Venezuelan Daily Brief

Published in association with The DVA Group and The Selinger Group, the Venezuelan Daily Brief provides bi-weekly summaries of key news items affecting bulk commodities and the general business environment in Venezuela.

Friday, October 14, 2016

October 14, 2016

International Trade

Cargo that has arrived at Puerto Cabello

  • 1.404 tons of coffee
  • 675 tons of powdered whole milk
  • 1,070 tons of black beans, all consigned to state agency CASA. 
More in Spanish: (Agencia Venezolana de Noticias;


231 containers have arrived at La Guaira’s port, bearing basic food items, medicine and personal care products. More in Spanish: (Bolipuertos,; El Universal,


772 tons of food arrived at Guanta port in Eastern Venezuela, aboard 34 containers. The shipment includes 7 containers bearing rice, 7 with pasta, 12 with sugar and 8 with oil. More in Spanish: (Bolipuertos,


Maduro seeks a Venezuela-Turkey binational fund

During his visit to Turkey, President Nicolas Maduro meth the board of Turkish bank TURKEXIMBANK to discuss recent financial cooperation agreements between the two nations.  (El Universal,



Logistics & Transport

Canada advises citizens to avoid travel to Venezuela, as have the US, Netherlands, Spain and Germany

Canada has joined the list of nations advising their citizens to avoid travel to Venezuela on the basis of safety. A notice by the Canadian Foreign Affairs Ministry says unnecessary travel should be avoided due to the “significant level of violent crime”, as well as “unstable political and economic conditions”, and the “decline in basic living conditions, including scarcity of medicine, food and water”. The United States Department of State, Netherlands Foreign Affairs Ministry, Spain’s Foreign Ministry and Germany’s Embassy in Caracas have issued similar warnings. More in Spanish: (El Universal:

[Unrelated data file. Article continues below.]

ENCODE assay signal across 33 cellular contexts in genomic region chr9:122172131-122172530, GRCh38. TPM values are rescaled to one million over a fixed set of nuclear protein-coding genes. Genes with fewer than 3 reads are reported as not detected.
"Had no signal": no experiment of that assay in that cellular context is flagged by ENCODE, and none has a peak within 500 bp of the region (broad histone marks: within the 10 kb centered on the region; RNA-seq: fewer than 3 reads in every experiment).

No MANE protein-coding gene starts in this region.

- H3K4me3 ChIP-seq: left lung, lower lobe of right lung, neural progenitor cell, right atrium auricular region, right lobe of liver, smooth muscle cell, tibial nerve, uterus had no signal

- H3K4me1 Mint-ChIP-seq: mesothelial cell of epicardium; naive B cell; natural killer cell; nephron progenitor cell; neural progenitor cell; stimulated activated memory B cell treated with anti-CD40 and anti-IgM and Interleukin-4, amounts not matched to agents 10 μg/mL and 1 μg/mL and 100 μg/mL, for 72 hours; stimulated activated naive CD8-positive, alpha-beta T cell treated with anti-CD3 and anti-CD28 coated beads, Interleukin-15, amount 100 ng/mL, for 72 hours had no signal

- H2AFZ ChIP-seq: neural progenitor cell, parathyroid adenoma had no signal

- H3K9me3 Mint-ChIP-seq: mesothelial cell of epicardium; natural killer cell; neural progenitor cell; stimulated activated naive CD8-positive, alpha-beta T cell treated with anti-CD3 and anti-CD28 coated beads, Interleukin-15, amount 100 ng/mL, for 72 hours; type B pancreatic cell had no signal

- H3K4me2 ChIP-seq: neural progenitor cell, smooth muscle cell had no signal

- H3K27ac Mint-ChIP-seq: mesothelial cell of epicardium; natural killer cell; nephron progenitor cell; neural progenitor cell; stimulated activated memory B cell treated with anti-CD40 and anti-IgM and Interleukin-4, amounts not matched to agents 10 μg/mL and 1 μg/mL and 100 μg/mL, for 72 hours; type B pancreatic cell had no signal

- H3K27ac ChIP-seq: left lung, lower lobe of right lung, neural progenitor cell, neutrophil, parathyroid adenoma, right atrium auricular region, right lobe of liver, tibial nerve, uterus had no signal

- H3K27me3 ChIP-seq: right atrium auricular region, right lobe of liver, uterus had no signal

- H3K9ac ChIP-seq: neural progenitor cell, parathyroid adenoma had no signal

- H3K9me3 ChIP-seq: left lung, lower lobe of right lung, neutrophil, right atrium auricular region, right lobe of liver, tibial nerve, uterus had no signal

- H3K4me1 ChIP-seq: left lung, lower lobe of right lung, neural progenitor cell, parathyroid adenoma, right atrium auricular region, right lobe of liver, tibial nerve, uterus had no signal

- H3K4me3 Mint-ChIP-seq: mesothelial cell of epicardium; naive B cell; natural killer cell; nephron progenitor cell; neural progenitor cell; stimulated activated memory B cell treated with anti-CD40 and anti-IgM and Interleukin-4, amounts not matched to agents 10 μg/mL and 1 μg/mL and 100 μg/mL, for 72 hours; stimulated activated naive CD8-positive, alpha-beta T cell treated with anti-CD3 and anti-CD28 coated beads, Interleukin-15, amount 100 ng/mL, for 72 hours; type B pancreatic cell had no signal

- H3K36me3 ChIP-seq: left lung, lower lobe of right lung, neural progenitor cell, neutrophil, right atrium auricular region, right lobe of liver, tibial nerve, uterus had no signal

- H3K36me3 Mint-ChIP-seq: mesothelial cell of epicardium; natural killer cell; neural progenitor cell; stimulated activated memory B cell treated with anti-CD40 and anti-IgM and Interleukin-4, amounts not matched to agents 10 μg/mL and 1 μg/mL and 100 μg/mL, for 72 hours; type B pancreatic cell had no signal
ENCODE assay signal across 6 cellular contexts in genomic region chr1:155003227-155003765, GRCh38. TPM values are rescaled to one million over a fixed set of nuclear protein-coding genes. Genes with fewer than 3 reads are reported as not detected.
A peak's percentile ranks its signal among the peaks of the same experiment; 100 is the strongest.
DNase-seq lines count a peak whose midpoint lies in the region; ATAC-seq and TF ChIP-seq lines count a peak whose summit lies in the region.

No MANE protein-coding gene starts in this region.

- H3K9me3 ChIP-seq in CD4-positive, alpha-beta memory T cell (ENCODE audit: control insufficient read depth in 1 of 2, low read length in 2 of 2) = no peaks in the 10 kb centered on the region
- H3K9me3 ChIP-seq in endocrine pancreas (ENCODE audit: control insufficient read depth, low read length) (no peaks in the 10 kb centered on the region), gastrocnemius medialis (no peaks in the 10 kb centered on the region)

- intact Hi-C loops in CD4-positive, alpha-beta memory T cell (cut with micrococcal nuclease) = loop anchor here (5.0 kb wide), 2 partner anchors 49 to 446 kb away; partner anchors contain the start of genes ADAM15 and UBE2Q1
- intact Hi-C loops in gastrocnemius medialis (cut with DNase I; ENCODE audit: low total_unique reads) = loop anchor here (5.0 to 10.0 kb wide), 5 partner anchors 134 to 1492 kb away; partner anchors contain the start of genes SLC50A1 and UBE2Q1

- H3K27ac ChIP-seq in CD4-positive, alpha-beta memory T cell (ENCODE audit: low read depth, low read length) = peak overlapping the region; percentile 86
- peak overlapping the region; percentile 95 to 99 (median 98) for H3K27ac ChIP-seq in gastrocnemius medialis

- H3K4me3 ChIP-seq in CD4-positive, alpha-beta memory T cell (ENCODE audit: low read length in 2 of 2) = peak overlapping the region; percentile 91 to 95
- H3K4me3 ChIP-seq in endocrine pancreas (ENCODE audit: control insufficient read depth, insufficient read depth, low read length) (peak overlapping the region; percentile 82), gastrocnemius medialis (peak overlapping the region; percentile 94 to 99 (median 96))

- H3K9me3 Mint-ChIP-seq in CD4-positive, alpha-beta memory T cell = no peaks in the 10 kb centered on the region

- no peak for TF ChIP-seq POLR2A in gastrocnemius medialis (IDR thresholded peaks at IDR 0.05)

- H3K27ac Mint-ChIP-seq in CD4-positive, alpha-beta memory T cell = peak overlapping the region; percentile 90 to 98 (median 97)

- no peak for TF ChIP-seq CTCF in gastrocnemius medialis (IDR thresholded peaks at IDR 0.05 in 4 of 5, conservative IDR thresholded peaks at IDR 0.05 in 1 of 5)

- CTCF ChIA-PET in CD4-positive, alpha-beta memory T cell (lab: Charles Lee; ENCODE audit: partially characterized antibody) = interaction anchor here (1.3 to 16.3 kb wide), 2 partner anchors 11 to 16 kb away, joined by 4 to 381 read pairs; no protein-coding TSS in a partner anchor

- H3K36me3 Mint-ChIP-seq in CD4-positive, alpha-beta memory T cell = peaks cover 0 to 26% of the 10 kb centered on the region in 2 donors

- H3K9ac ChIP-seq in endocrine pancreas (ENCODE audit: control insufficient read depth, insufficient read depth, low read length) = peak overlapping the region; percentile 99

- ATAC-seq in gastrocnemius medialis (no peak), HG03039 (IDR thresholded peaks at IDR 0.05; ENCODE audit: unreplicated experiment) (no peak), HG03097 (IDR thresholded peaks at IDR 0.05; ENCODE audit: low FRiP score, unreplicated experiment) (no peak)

Oil & Energy

Maduro says oil prices must be “fairer, more realistic

Global oil prices need to be fairer and more realistic to encourage investment and OPEC members should reach an agreement to bring price stability, President Nicolas Maduro told an energy congress on Monday. "OPEC members should reach an agreement and should work for the stability of the oil industry. Prices must be fairer, more realistic, and they should be an incentive for investors. For that we need fair prices," Maduro told the World Energy Congress in Istanbul, according to a translation of his comments. He said he hoped an agreement could be reached at a meeting of energy ministers next Wednesday and that Venezuela was ready to be part of any alliance among producers. (Reuters: